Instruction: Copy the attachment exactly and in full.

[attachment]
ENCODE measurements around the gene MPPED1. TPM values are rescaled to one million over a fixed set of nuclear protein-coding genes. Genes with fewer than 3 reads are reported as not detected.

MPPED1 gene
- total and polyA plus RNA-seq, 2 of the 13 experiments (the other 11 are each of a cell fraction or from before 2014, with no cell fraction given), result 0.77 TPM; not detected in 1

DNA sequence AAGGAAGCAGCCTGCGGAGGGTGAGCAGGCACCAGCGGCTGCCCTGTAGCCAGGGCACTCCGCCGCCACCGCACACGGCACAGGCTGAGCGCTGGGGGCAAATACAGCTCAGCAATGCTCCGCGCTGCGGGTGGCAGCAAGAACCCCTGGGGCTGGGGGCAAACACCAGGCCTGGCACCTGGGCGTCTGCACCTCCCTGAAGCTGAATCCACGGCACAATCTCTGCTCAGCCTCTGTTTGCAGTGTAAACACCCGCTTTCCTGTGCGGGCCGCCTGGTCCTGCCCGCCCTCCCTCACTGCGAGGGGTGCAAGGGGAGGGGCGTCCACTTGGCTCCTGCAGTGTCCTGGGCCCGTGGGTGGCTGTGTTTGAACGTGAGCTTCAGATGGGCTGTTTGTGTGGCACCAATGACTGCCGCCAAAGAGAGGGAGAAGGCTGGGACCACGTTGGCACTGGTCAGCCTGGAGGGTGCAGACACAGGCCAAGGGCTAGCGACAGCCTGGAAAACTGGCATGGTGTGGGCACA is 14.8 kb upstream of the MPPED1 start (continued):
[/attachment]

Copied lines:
ENCODE measurements around the gene MPPED1. TPM values are rescaled to one million over a fixed set of nuclear protein-coding genes. Genes with fewer than 3 reads are reported as not detected.

MPPED1 gene
- total and polyA plus RNA-seq, 2 of the 13 experiments (the other 11 are each of a cell fraction or from before 2014, with no cell fraction given), result 0.77 TPM; not detected in 1

DNA sequence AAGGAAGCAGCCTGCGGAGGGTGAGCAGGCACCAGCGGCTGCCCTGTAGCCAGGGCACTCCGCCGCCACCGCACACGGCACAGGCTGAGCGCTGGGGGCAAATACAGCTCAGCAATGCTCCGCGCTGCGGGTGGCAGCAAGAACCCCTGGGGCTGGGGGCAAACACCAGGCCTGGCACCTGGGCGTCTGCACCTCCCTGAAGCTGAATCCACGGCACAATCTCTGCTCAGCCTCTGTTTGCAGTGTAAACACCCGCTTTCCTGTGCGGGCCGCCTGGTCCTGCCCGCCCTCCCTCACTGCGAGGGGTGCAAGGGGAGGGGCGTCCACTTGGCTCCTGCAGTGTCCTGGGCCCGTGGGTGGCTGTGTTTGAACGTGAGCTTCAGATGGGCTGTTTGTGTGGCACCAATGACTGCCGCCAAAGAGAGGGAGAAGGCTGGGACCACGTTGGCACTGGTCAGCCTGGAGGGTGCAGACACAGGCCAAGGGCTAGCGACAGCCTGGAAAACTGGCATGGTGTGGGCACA is 14.8 kb upstream of the MPPED1 start (continued):